22 September 2008

Laser scanning in Cantabria - techno music and techno wank

Headed south to Bilbao for a couple of days field with Simon and Toby ze german. The plan was to test Toby’s hyperspectral laser scanner on some fault related dolomites which are well exposed in Cantabria. This fieldwork can only be done in bright sunshine – yes that is correct we have managed to find work that can only be undertaken when its nice a sunny – it’s a tough life.

This project is the pinnacle of “Technowank”. We scan the outcrop with a laser scanner to produce a 3D realization of the cliff sections. Then we scan it again with a hyperspectral scanner which maps the spectral absorption of the long infer-red light bands and allows you to remotely map the distribution of minerals in the cliff section. Basically you point it at a cliff and after whirring and beeping for a few minutes it tells you all about the geology.

Only minor point is that it isn’t exactly pocket sized. No longer can a geologist go to the field with a notebook, hammer and compass. Now you need 5 large pelicases, 3 tripods, 2 lap tops and a generator. When we arrived at Bilbao airport the car hire guy upgraded us from a Citreon Zafera to a “Dodge Avenger”, for not apparent reason othe than we looked like the sort of people who should be driving something called an Avenger. The car is as butch and crap as the name suggests. We then went back and tried to explain it wasn’t big enough (as in boot space) so the guy upgraded us again, this time to a 3 series BWM, which might be great for impressing Essex girls and wankers at the golf club but once again doesn’t have much of a boot. So after much pleading we managed to get downgraded back to the people carrier which had enough space for all the kit.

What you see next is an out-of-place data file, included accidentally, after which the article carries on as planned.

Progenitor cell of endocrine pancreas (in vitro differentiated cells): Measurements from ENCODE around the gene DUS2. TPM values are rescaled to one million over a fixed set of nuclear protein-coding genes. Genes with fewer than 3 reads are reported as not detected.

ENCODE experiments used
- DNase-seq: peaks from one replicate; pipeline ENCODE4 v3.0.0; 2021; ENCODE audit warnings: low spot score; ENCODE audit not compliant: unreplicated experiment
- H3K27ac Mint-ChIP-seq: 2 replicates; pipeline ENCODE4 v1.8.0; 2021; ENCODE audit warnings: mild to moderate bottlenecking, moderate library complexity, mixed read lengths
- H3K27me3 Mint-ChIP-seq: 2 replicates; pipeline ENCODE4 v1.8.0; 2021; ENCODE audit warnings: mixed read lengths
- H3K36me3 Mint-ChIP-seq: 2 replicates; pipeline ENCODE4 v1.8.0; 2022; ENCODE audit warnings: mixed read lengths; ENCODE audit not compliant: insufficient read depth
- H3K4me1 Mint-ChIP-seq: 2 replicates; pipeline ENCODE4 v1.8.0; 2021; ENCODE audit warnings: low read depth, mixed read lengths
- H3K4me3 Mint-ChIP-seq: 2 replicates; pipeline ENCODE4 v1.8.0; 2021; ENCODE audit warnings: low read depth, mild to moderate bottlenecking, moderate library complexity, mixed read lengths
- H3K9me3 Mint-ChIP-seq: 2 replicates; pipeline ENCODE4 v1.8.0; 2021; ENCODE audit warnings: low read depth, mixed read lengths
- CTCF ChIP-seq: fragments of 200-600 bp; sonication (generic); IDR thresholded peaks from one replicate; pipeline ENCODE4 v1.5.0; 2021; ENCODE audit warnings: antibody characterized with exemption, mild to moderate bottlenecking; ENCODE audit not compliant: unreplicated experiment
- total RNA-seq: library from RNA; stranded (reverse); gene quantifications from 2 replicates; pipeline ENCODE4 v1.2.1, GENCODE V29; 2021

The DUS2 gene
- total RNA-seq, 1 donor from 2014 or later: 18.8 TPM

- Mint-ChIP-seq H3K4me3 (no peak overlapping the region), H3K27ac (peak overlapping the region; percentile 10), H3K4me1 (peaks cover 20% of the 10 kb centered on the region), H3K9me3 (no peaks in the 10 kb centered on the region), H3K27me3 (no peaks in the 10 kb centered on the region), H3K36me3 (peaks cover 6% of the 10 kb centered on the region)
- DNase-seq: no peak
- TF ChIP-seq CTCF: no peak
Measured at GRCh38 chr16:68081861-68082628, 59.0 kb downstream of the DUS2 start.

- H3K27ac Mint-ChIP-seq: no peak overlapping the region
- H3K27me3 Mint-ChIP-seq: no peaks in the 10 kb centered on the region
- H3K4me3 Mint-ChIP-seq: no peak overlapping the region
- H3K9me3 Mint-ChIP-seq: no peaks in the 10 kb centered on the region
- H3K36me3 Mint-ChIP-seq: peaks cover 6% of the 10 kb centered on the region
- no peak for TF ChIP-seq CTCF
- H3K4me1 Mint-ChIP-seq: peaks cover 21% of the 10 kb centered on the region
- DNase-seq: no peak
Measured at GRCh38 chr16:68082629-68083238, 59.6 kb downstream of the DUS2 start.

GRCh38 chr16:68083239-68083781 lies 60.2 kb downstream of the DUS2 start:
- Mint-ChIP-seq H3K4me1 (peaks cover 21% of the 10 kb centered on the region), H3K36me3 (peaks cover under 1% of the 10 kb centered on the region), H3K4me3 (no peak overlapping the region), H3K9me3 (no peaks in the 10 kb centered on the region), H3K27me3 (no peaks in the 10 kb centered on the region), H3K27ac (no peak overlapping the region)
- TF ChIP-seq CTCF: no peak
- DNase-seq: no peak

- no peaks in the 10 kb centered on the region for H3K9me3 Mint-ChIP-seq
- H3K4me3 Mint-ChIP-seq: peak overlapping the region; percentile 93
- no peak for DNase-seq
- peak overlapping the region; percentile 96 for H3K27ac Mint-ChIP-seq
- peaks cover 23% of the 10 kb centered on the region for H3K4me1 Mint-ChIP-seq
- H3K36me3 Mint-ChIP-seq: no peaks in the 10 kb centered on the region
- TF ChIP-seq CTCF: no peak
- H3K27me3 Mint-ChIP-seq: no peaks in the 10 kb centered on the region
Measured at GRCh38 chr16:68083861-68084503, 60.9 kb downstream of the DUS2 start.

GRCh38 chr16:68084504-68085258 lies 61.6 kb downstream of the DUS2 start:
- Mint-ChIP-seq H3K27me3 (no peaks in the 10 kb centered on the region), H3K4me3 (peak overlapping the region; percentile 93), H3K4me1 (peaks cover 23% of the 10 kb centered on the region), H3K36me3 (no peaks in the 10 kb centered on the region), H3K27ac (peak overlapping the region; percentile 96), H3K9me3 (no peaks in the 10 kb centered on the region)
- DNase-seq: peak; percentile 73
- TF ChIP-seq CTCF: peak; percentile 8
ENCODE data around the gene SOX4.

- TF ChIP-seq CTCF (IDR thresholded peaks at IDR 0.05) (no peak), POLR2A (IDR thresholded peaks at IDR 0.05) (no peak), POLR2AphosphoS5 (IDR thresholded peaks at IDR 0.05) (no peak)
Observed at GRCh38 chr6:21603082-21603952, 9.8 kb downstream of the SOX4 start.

Toby has seen the outcrops before but I hadn’t. I was very pleased to be shown a disused quarry with some very impressive cut faces, ideal for the scanning. The quarry itself had been turned into an open air theater and had some very funky acoustics and a small visitor center by the entrance. From the quarry we went to get the generator which was booked, only to find the shop owner had gone on holiday. After a couple of hours we tracked down another but I was slightly concerned that the locals might be upset by the noise we were going to make in their quarry.

Next day we drove back up the mountain to the quarry. The valley was full of cloud but as we climbed above it the views were fantastic. We hide the jeni around the back and did some excellent scans from the rim of the quarry where the funky acoustic completely hid the sound. Then we scanned from behind the visitor center using the batteries. All day car and even coach loads of people went into the ticket hut but very few people came into the quarry. It was all rather Dr Who.